NYC renters are hit every year with a huge tax they probably don’t even know about. Business Insider reports that homeowners pay a much lower property tax than landlords, making for a “property tax system [that] is a perverse cross-subsidy from relatively poor renters to relatively rich homeowners.” New York’s apartment properties are taxed at double the national average, with only one of the 50 largest US cities (Detroit) having a higher apartment tax rate than NYC. DC, for example, taxes apartments at a rate 80 percent lower than New York City.
In some cities, the landlord would absorb the property tax, but not in NYC, where the cost is passed straight to renters:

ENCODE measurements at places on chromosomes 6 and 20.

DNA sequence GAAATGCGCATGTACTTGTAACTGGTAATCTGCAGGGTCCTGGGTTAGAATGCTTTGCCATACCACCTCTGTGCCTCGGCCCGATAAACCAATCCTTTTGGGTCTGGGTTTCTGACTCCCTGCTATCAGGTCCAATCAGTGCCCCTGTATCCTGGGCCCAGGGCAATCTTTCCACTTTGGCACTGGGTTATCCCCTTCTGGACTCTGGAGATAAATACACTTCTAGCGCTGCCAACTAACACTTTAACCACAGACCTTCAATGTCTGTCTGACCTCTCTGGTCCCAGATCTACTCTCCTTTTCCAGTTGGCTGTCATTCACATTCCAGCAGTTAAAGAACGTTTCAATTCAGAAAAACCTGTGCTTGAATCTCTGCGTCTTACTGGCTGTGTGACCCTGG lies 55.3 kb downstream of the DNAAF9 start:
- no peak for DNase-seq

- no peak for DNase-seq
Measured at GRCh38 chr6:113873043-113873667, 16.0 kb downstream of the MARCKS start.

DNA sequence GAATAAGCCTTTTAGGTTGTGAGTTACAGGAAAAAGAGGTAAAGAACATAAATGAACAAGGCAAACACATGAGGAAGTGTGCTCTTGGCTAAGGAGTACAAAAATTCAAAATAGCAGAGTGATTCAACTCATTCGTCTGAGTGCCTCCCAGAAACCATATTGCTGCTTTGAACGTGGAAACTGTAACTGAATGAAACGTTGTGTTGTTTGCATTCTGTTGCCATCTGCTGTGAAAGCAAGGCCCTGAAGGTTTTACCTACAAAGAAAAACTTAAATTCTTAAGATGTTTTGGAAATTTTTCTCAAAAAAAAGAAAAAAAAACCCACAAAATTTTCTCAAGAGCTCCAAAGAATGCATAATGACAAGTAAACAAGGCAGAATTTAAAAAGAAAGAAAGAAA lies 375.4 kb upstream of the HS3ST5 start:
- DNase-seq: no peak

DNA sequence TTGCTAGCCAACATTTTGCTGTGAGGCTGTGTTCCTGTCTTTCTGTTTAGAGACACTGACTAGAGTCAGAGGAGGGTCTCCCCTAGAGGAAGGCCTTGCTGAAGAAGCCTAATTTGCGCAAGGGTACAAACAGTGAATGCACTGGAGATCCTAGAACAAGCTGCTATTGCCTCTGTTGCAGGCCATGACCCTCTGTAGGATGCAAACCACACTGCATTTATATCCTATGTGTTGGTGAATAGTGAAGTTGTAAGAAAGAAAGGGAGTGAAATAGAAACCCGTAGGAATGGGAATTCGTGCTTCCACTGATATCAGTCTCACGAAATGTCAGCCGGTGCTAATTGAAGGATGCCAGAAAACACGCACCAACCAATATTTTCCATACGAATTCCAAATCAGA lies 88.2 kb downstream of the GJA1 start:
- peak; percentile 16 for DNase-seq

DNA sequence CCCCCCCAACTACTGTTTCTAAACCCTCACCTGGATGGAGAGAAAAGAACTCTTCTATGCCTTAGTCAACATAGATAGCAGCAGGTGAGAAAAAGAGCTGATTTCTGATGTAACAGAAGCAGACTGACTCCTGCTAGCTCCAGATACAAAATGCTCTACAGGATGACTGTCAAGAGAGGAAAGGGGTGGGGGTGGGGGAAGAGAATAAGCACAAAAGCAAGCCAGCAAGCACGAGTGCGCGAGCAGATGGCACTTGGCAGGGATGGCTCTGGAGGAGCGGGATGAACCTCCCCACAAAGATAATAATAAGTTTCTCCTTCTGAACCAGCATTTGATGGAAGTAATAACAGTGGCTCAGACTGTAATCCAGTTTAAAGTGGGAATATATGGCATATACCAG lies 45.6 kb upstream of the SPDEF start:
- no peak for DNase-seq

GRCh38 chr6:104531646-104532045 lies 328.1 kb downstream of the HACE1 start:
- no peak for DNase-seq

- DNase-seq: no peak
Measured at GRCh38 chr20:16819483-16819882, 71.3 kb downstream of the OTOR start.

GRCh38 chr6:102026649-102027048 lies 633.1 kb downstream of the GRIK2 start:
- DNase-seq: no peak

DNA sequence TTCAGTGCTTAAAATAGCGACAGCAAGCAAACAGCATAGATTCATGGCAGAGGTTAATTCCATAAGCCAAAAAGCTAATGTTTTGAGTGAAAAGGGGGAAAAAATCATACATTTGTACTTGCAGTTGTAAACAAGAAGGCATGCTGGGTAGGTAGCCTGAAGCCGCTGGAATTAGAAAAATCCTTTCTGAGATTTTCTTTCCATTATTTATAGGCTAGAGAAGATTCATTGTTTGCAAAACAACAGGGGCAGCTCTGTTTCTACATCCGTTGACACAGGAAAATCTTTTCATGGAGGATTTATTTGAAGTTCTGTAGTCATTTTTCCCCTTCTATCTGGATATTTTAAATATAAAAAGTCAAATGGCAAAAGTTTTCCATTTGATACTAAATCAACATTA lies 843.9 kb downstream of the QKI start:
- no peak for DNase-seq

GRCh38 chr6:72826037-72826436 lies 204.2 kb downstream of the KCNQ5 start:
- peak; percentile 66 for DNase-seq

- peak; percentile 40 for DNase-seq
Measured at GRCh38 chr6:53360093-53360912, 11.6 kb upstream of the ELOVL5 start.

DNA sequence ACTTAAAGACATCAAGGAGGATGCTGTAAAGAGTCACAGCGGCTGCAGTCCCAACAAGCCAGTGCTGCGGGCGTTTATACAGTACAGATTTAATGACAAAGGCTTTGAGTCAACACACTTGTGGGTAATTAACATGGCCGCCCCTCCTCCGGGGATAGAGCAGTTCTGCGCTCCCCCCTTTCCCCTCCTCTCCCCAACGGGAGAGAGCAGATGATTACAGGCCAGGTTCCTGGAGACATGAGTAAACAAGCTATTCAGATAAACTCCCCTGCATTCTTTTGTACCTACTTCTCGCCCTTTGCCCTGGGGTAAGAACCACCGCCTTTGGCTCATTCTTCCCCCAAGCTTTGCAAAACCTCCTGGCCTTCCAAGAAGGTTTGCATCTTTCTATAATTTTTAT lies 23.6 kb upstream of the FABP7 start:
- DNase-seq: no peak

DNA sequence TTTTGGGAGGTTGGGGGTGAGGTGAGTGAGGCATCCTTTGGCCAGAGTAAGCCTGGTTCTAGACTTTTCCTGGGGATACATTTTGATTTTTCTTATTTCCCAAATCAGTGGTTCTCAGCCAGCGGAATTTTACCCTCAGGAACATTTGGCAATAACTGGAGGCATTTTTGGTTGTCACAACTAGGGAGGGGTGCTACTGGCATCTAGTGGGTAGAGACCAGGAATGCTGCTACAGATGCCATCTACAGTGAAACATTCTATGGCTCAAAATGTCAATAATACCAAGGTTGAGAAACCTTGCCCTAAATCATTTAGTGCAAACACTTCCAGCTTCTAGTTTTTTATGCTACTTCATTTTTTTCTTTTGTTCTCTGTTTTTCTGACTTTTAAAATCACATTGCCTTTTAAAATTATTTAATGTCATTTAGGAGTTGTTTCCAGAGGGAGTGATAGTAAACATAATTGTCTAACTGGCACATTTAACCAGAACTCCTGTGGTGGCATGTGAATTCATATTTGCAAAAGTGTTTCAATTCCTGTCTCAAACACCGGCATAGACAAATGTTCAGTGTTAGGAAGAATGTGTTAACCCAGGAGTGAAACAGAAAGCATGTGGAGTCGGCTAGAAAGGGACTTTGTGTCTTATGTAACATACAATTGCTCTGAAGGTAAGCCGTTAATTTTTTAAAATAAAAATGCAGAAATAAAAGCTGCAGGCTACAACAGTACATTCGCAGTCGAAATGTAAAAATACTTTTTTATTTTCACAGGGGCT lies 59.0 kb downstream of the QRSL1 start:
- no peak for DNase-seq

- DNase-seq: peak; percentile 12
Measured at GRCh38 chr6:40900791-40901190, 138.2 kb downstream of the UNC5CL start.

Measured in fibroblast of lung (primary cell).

The reason that landlords would bear most of the cost of a property tax increase is that apartment demand is more elastic than apartment supply: If property taxes go up and my landlord tries to raise my rent, I can move to the next town but he can’t move his building there. But New York City is a geographically large jurisdiction whose residents have a strong preference for living within its boundaries; renters here are much more captive than those in some specific suburb of Boston. […]
If we just taxed all property at the same rate, apartment building taxes would fall by $1,000 to $1,500 per unit.
All blue cities have hidden taxes and fees that drive up costs and crush economic growth. We needs to do an aggressive study of just how they raise their revenue, and use that data to replace the current convoluted system with one that transparently shows people what they are paying—and what they are getting in return. We suspect that better information would intensify voter pressure for cheaper and more efficient governance—at all levels of government.